Right now I am in a part of the world where there is no aikido. My work is here (for a period of three months) and everybody in the aikido world is somewhere else. During my time here I have been fortunate enough to get some training minutes with some people with no prior martial arts training (family members and coworkers). They had no particular interest in starting to do aikido, but were rather curious about how it works and were kind enough to help me out in my great need. I think this is a quite different situation from somebody coming to the dojo for the first time to start practising aikido.

Alfred is my most frequent training partner here

What happens physically when they grab? In this situation the partner’s joints are usually locked, the system is blocked and it is extremely difficult to make any movement whatsoever. If I try moving the arm one way it would result in them trying to move it the other way and vice versa. Also, the grab very easily opens up so that the connection disappears and the signals does not reach the partner.

What happens mentally to the partner when he/she grabs? I can’t know for sure of course, but I have some theories. Initially I think the partner is curious, but also a bit wary. They know that it is a martial art and have probably seen some pretty nasty moves before (martial arts demonstrations, martial arts competitions, movies etc.). So they are a bit careful and might be worried that it might hurt. As they get the grab and the positions are settled with correct distance they feel more safe and the situation very easily become competitive. I believe this most likely is a result of curiosity, which I consider a positive thing in itself (very positive for both beginners and more advanced students of aikido indeed). The challenge would be for me to avoid getting caught in the competition. The partner is probably wondering how it works and tries to test it by resisting. It is only natural and I guess it comes from the culture we live in (we approach new things with some skepticism). In addition, since they are not actually attending an aikido class there are no restrictions regarding what they are allowed to do, and their mindset is usually not so much prepared for learning or helping.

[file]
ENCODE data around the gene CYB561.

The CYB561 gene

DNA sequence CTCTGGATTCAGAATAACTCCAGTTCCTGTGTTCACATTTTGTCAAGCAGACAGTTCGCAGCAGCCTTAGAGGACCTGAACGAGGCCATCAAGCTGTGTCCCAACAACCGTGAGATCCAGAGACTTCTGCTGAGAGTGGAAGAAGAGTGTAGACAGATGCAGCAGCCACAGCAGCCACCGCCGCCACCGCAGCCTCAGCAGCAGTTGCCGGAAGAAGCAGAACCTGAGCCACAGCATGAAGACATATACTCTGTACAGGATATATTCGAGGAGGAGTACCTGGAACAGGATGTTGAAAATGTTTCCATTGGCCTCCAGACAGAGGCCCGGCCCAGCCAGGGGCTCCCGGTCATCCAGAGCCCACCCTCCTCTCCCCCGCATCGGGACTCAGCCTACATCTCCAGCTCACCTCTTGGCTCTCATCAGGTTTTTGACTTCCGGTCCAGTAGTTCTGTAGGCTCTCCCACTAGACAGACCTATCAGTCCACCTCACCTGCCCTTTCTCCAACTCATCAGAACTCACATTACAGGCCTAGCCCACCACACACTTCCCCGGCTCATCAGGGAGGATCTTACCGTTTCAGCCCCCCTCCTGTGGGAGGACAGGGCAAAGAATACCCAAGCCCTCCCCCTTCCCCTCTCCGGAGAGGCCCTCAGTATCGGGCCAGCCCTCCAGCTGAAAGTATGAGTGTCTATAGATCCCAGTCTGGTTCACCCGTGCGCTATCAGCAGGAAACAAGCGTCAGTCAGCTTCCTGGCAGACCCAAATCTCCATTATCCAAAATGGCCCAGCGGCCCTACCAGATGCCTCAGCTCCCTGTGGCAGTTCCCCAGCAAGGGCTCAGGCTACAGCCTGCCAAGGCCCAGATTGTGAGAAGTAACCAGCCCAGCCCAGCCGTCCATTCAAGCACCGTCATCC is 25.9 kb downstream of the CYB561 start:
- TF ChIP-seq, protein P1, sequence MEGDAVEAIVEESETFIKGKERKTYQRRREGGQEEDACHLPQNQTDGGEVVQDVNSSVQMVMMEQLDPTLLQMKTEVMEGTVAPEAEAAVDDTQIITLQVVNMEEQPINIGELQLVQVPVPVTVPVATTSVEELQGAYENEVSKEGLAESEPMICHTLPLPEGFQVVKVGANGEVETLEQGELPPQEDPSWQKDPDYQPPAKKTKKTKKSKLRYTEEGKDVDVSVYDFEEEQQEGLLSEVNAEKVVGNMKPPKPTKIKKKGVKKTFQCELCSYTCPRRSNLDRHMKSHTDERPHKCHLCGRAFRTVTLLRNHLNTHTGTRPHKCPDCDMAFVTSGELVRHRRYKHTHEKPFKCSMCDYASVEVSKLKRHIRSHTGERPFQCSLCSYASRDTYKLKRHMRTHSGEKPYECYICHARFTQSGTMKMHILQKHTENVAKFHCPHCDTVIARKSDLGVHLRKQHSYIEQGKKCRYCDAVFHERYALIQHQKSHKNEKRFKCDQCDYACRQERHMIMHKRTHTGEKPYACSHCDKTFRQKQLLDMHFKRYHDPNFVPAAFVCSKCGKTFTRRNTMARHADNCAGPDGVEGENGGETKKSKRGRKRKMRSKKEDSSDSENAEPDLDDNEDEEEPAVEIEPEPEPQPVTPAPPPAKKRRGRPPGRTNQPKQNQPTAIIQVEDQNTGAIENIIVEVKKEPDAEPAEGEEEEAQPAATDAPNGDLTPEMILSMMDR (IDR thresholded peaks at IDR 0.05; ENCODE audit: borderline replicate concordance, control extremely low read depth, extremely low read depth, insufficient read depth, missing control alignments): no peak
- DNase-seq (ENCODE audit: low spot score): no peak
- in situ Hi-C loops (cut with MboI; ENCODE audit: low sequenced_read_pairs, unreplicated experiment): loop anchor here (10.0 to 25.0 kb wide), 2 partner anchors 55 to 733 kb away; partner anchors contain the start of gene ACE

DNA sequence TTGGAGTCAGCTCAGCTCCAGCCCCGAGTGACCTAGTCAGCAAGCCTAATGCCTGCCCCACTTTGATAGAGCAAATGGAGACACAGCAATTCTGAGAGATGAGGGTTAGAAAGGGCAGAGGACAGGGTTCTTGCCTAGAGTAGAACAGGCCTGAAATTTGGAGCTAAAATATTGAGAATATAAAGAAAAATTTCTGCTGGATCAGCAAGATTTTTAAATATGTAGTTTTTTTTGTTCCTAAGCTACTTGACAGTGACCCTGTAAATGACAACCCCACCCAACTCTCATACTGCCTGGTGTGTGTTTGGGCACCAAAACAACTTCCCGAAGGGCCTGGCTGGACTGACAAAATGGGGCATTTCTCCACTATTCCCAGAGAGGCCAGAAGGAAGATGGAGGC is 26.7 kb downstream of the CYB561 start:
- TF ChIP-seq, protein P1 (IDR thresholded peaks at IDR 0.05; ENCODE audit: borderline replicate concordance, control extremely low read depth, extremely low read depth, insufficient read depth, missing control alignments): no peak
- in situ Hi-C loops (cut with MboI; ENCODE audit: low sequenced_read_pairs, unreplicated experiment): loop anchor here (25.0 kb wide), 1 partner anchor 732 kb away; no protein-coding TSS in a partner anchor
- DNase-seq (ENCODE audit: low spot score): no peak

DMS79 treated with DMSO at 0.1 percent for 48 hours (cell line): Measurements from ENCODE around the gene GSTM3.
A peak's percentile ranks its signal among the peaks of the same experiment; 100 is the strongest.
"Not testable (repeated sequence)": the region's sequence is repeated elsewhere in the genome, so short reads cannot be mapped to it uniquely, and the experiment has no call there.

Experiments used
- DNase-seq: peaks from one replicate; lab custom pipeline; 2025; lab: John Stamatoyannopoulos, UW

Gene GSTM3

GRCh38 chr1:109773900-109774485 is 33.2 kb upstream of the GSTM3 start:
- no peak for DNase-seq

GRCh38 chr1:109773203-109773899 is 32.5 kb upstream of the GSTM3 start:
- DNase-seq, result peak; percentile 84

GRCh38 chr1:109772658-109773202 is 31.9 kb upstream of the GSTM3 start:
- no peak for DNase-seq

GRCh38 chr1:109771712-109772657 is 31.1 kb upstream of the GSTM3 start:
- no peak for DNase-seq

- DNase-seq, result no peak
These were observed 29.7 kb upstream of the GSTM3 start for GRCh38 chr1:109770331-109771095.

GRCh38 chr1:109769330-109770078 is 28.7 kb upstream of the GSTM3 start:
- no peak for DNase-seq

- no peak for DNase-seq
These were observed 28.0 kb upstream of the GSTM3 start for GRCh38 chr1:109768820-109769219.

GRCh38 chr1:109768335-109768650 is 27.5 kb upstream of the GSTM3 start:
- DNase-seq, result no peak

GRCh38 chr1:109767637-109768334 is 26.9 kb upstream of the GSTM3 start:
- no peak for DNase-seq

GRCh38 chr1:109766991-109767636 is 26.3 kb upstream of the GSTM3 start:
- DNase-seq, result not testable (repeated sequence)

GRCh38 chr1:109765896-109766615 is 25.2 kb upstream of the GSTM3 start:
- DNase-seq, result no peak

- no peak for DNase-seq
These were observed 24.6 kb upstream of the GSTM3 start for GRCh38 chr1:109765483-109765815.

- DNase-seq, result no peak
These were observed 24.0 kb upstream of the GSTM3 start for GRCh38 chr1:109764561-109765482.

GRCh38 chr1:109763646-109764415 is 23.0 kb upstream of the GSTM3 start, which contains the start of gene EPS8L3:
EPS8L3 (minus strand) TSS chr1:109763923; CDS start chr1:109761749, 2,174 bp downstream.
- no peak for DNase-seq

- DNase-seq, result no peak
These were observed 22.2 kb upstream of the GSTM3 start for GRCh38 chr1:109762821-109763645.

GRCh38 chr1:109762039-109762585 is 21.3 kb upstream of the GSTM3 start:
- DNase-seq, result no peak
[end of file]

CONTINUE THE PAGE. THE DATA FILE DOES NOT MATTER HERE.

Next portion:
What happens mentally to me when the partner grabs? It is very difficult to maintain in a neutral state and not have a too strong idea about what I should do in this training situation (especially when I am as hungry for some normal keiko as I am here). When I try something and I am unable to do it the fear grabs hold immediately. The partner is working against me and it feels awkward not being able to do what I wanted to do. If I proceed like that without changing something I would get absolutely nowhere.

One possibility could be to apply an atemi to the partner, constructing a martial arts logic and explain verbally, intellectually, how it works. Now this is what I have been doing for years as an instructor, but it is a very limited and low-level solution to the problem at hand. It requires almost no skill at all from me to explain an “excuse” why the partner need to change. Introducing atemi at such an early stage of the training does not exactly give a very welcoming feeling either. Also, it might cut both ways. The partner can probably also make some atemi and he/she does not yet understand the constraints or the agreement of the practice (to keep the grab and then try to strike, to not move fast if we practise everything slowly and so on), requiring more verbal “excuses”. So by introducing atemi I could in fact create ten problems where before there was only one.